I recently read the following on the photo.net online discussion forum:
Question: “What makes a photo a fine art work (that is, special or good)?”
Answer: “When you say it is. The better answer is when others say it is.”1
While speaking in simple terms this is correct, surely we can explore the topic a little more deeply to find more significant answers to what makes a photograph great. According to iconic landscape photographer Ansel Adams, “A great photograph is one that fully expresses what one feels, in the deepest sense, about what is being photographed.”2
Let’s refine our search a little and ask ourselves some questions. The first question we should be asking is what is the subject of the photograph or image? The most common problem encountered when attempting to create a great image is not establishing an obvious subject. Try to imagine what subject another person might see (if any) while viewing your photograph.
Is the photograph composed in an appealing way? Composition is probably the most elusive concept in photography because it is subjective (what one person likes another person may not) and because the rules of composition are concrete. Here are some important composition concepts to keep in mind:
Framing. Try to fill the image frame and make sure there are no voids within your image. There are exceptions to the rule, but there shouldn’t be open space that distracts from the subject.
Law of thirds. If you imagine your camera viewfinder as a tic-tac-toe-like grid where space is divided into thirds, it is considered more pleasing to the eye to place your subject where third lines intersect (instead of splitting your
image in half).
Photo Courtesy of Microsoft Corporation
Perspective. How your subject appears to the viewer determines perspective. Many times your subject can determine perspective as well. Here are some beautiful Examples of Different Perspectives3 which might better illustrate the concept.
Focus and exposure. Make sure your subject is in focus and exposed correctly. If everything else mentioned here is correct, but focus or exposure is not correct, your photograph’s message will likely be lost.4
There are more compositional ideas that were not discussed, but hopefully these give you some foundation to build upon. Now comes the overarching questions. Does the photo tell a story? Does it elicit emotion? Is there an inherent creativity about the image? Is it appealing to people from all walks of life?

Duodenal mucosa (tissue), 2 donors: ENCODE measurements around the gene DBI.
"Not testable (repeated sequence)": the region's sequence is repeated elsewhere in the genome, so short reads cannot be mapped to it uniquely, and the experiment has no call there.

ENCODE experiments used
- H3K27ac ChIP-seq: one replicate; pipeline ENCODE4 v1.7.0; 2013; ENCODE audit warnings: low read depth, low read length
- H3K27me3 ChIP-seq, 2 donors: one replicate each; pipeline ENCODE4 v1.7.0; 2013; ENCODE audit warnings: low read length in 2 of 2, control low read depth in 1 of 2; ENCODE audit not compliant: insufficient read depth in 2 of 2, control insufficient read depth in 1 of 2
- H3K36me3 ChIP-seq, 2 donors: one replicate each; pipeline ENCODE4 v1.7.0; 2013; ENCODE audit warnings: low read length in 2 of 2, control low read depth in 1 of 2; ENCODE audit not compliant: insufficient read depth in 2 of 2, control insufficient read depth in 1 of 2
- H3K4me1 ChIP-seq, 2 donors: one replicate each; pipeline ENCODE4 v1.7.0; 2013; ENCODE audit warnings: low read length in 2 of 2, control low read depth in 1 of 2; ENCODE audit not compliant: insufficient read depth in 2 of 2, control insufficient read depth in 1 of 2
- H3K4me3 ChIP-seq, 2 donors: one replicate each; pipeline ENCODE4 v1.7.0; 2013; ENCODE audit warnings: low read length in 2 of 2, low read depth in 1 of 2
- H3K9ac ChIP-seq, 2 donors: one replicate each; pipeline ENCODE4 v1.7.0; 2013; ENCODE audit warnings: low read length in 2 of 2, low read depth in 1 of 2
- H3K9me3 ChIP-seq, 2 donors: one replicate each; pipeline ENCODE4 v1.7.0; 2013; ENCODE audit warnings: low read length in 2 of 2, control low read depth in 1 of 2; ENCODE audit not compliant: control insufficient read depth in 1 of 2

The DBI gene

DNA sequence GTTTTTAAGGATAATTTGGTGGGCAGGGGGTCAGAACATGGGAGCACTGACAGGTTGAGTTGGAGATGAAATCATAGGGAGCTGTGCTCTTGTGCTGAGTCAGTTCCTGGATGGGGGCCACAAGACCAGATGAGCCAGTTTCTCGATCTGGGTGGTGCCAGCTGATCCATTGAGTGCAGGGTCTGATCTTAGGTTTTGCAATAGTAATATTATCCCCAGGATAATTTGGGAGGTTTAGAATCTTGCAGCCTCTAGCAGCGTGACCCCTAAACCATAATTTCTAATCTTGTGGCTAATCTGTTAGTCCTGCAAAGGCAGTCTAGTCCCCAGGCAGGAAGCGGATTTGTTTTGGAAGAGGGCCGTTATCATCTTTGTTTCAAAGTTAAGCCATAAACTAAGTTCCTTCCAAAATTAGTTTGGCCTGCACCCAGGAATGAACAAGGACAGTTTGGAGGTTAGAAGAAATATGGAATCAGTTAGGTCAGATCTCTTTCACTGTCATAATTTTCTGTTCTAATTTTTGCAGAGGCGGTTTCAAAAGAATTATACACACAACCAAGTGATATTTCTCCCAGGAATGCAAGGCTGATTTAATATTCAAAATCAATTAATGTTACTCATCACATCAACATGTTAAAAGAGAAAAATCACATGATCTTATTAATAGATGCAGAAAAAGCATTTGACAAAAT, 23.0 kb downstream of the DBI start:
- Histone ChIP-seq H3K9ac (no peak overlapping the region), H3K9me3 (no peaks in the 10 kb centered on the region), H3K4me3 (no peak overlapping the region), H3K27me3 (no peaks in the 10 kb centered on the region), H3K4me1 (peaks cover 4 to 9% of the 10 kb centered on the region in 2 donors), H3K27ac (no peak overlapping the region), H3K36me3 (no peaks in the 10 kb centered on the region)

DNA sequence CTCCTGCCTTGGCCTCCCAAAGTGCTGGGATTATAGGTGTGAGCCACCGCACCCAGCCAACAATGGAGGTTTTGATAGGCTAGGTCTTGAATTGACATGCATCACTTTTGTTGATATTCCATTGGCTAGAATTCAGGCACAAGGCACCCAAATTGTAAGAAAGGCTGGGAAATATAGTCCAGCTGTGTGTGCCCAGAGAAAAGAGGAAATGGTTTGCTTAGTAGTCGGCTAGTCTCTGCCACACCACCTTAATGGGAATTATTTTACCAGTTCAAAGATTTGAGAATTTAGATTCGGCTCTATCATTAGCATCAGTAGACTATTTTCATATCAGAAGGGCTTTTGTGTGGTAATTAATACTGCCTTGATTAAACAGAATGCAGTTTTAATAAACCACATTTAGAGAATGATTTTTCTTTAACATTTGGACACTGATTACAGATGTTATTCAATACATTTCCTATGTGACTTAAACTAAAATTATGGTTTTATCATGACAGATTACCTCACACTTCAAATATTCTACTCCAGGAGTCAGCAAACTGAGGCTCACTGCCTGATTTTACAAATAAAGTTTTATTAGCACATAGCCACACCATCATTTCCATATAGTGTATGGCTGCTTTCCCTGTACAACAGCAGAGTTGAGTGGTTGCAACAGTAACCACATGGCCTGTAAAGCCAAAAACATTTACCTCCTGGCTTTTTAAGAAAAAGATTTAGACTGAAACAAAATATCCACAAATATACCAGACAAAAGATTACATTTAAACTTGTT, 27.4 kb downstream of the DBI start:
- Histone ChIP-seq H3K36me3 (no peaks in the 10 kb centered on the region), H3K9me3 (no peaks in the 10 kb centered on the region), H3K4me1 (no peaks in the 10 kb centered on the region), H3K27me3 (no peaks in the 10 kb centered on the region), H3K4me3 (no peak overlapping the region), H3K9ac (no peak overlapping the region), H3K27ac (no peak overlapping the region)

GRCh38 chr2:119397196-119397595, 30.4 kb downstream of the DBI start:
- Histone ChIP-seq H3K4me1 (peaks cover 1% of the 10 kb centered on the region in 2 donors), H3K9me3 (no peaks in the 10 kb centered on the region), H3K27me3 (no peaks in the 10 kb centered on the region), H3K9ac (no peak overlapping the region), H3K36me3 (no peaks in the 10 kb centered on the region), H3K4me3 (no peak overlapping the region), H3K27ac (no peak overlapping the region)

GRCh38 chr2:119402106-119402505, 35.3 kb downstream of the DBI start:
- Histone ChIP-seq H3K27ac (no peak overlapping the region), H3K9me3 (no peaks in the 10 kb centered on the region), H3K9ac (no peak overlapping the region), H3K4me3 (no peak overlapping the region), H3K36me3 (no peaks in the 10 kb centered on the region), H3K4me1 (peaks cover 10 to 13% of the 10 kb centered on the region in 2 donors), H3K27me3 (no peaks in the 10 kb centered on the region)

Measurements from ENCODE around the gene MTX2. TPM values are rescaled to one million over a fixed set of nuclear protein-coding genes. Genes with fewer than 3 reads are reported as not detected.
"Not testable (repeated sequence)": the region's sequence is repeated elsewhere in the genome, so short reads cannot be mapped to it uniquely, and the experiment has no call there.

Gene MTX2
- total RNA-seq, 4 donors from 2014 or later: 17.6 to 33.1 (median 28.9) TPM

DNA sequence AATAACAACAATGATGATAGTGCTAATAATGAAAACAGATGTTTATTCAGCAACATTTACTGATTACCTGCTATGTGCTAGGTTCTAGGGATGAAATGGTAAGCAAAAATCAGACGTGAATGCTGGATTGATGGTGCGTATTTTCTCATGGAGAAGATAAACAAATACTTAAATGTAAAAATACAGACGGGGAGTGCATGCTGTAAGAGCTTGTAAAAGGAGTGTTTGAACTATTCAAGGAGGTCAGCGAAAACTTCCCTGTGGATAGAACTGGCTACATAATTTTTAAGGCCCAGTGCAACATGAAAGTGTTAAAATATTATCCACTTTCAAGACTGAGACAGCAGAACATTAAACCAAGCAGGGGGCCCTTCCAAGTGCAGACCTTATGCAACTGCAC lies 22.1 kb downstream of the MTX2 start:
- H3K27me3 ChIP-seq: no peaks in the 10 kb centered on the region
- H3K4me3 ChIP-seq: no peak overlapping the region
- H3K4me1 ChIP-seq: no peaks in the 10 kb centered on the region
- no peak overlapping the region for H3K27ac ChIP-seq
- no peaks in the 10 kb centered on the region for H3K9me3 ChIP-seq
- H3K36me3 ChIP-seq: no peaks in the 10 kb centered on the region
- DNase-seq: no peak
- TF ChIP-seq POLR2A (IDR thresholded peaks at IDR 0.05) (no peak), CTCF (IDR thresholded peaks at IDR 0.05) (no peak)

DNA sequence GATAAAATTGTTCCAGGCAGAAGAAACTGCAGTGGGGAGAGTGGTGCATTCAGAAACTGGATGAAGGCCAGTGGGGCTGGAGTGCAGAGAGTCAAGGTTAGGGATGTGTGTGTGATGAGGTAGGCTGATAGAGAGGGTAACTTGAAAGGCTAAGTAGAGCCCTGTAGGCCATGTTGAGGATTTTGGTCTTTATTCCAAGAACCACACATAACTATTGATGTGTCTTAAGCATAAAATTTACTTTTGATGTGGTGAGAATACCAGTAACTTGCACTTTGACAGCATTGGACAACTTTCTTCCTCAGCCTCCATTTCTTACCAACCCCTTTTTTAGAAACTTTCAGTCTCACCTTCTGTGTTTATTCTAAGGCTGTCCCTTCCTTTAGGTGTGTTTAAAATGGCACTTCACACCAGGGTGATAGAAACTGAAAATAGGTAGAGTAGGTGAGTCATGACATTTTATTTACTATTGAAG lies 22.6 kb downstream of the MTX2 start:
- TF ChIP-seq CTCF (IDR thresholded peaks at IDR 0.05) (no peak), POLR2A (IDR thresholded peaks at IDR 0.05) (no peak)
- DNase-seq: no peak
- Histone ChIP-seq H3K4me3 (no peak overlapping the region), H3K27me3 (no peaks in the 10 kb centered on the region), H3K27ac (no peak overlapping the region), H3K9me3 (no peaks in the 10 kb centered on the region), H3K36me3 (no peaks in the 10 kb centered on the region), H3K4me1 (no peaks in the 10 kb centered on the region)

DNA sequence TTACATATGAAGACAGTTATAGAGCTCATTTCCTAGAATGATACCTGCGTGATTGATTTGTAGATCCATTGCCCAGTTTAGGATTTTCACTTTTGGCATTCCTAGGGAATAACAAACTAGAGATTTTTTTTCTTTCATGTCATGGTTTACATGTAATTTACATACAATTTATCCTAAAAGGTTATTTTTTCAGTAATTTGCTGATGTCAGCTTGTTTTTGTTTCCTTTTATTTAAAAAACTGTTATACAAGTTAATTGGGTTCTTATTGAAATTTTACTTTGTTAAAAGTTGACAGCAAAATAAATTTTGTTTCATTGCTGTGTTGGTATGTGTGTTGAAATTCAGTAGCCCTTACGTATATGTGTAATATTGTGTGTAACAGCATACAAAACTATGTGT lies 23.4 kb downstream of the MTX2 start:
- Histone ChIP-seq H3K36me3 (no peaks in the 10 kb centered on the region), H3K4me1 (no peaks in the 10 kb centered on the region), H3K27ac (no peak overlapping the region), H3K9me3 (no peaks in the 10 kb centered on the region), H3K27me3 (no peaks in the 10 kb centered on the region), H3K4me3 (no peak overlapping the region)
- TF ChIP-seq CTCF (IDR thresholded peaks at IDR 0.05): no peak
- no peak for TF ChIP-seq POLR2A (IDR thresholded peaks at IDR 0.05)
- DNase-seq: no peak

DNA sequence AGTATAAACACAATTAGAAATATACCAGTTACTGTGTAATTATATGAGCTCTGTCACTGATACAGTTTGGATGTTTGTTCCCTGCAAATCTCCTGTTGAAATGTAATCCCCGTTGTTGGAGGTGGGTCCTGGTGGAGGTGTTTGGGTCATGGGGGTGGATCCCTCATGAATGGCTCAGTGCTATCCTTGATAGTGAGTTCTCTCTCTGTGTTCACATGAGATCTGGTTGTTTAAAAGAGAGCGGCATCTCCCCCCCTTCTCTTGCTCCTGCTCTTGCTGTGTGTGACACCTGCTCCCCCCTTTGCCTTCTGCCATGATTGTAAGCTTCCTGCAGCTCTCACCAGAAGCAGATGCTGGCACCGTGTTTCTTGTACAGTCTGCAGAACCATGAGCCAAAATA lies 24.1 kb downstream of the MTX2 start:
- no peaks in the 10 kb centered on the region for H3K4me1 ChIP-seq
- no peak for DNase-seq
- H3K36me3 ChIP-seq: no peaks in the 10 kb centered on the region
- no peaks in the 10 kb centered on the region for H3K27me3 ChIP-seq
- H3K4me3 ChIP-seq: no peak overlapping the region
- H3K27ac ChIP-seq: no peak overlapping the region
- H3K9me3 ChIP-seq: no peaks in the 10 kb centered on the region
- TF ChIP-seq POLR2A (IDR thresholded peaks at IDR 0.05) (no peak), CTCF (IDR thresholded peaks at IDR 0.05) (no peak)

If you’ve followed the compositional rules for photography laid out above, and you can answer the aforementioned questions with a resounding “yes”, then you’ve probably created a great photo. If taking good photographs were easy then you wouldn’t be reading an article about it. Every good photographer takes bad photos; what separates the good from the bad is continuous practice and always maintaining the personal resolve to capture a better photograph. Perhaps that is what defines a passion for photography.
To provide you with some photographic perspective and a starting point I’ll leave you with a quote. As legendary French photographer Henri Cartier-Bresson once stated, “Your first 10,000 photographs are your worst.”5
So how many photographs have you taken today?
Martin Whitton is a professional wedding photojournalist who lives and works in Austin, Texas. See regular updates on Martin’s work additional wedding photographs, bio and more at http://www.austinamericanastudio.com/
1. Photo.net Forums. http://photo.net/philosophy-of-photography-forum/007Nad
2. PhotoQuotes.com. Ansel Adams. http://www.photoquotes.com/printableshowquotes.aspx?id=10
3. What makes a photo good? A Basic Checklist for Evaluating Photo Quality by Charlotte K. Lowrie. http://wordsandphotos.org/Commentary/WhatMakesAPhotoGood.htm
5. Digital Photography School. 10 Photography Quotes that You Should Know. http://digital-photography-school.com/photography-quotes